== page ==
They hated Him. He experienced what that's like. And then He experienced what it's like to hang on a cross and pay for the sins of the world, which is so far beyond, I won't even waste words trying to tell you what that must have felt like. You want pain? I've had pain. You're facing death at a young age? I died at a young age. You want suffering, weariness?

I can feel everything you're feeling because I became a man. Emmanuel got with us. So He offers us so much more than sympathy.

He understands. But then it says there that He was tempted in all things just like we are. And I think what happens to us when we read that verse, you almost want to say, no, you didn't.

You don't know what it is. Look, you're God incarnate. You're without a sin nature. You never sinned. I know what temptation's like because I sinned.

Well, first of all, remember this. Temptation's not sin. Sin is conceived after lust gets involved and then you sin. Everyone's tempted. Jesus was tempted, it says, just like you were. And yet without sin.

In fact, I'm going to say this. He was much more tempted than you ever were. You know why you've never been tempted to the degree He has?

Because when you're tempted, what do you end up doing? Yielding to it. Did He ever yield to it? No. So does He know what the full blow of temptation is?

Yes. Because He got every bit of it. He got all the possible temptation you can have. He said, and yet He never yielded. I mean, when Satan tempted Him three times in the wilderness, notice the first one.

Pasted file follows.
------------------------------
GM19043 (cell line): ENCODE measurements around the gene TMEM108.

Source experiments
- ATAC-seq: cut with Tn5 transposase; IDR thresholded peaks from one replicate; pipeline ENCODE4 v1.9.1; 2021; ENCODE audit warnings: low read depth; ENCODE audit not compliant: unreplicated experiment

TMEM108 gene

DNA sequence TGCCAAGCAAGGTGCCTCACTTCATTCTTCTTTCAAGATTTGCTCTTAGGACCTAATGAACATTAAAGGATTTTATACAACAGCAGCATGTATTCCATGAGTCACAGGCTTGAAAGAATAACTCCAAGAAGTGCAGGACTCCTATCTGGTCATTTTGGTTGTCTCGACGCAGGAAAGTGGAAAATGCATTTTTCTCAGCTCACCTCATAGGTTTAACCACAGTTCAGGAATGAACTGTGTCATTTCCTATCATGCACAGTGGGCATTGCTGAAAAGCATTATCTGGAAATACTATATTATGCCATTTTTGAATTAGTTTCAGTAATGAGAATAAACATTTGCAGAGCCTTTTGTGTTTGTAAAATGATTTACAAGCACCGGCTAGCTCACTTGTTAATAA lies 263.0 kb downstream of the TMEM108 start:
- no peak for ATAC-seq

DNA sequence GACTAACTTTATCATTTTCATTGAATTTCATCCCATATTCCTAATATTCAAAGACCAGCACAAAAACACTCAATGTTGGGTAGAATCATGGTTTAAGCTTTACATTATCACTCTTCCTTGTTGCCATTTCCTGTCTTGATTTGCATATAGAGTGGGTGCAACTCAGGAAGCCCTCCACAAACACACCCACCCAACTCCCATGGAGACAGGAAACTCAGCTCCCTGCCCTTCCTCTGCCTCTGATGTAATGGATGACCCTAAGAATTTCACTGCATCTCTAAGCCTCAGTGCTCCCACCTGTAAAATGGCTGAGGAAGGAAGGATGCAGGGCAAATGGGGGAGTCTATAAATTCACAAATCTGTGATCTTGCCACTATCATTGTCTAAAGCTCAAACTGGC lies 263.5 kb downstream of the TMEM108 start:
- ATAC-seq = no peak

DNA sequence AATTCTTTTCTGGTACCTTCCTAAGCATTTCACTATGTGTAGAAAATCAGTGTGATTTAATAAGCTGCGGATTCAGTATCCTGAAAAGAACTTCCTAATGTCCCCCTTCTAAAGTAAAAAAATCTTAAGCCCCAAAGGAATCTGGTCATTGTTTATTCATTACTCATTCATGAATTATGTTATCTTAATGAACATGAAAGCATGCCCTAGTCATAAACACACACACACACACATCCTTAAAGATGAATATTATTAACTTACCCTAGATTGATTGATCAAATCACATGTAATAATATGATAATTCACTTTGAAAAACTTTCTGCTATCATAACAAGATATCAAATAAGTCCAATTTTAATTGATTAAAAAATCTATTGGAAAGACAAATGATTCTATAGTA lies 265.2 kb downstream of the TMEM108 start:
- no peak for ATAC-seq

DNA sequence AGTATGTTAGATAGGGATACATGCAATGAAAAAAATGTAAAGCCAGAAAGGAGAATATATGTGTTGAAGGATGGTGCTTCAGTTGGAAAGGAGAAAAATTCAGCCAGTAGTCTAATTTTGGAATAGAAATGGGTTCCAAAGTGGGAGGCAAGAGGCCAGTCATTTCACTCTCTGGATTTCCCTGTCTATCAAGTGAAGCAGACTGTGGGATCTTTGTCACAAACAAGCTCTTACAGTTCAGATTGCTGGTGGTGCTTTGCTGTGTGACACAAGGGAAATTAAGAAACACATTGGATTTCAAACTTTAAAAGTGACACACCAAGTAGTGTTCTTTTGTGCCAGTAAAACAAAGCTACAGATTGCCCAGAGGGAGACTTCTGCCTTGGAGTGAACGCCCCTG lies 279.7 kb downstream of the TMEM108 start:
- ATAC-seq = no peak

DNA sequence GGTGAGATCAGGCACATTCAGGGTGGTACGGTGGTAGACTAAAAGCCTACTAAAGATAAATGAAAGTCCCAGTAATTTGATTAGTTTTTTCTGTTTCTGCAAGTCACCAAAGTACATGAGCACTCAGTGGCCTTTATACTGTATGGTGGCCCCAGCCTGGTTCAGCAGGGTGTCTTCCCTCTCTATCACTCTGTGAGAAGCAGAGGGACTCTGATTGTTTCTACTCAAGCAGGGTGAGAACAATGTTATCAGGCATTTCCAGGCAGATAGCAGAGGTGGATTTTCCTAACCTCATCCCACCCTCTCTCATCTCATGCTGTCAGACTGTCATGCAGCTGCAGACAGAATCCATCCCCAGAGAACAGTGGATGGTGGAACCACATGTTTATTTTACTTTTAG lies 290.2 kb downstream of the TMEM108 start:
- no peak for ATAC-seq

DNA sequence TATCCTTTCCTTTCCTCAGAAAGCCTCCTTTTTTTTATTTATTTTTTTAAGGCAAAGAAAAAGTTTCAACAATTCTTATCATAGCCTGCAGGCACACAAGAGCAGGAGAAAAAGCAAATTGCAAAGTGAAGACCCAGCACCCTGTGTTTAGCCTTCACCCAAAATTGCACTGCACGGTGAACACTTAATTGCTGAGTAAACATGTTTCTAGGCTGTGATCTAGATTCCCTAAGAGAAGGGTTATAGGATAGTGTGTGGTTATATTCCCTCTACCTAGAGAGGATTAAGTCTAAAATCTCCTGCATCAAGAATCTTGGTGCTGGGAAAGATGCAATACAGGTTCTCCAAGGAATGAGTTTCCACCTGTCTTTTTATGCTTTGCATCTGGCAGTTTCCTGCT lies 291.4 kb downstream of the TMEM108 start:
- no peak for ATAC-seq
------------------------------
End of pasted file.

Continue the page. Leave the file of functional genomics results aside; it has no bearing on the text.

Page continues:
How many of you have been tempted to want to drink or eat after 40 days of fasting? And He was offered that. And I think that was for the idea, yet I didn't yield. What He's saying here, look, Jesus understands you. He gets you.

He's experienced everything you have. And then in verse 16, therefore, let us draw near with confidence to the throne of grace so that we may receive mercy and find grace to help in time of need. Wow, I love the King James here. The King James says, come boldly to the throne of grace. When you're experiencing something difficult in your life, He said, you come boldly to the throne of grace. That's amazing.

Think of Israel's image on this. How many people got into God's presence on earth? One. When?

Once a year. He could go in the Holy of Holies. He had to make a sacrifice for his own sin and then go in there and sprinkle, hiss up the blood on the mercy seat. They were so terrified that he would die in there if he had sinned between him and God.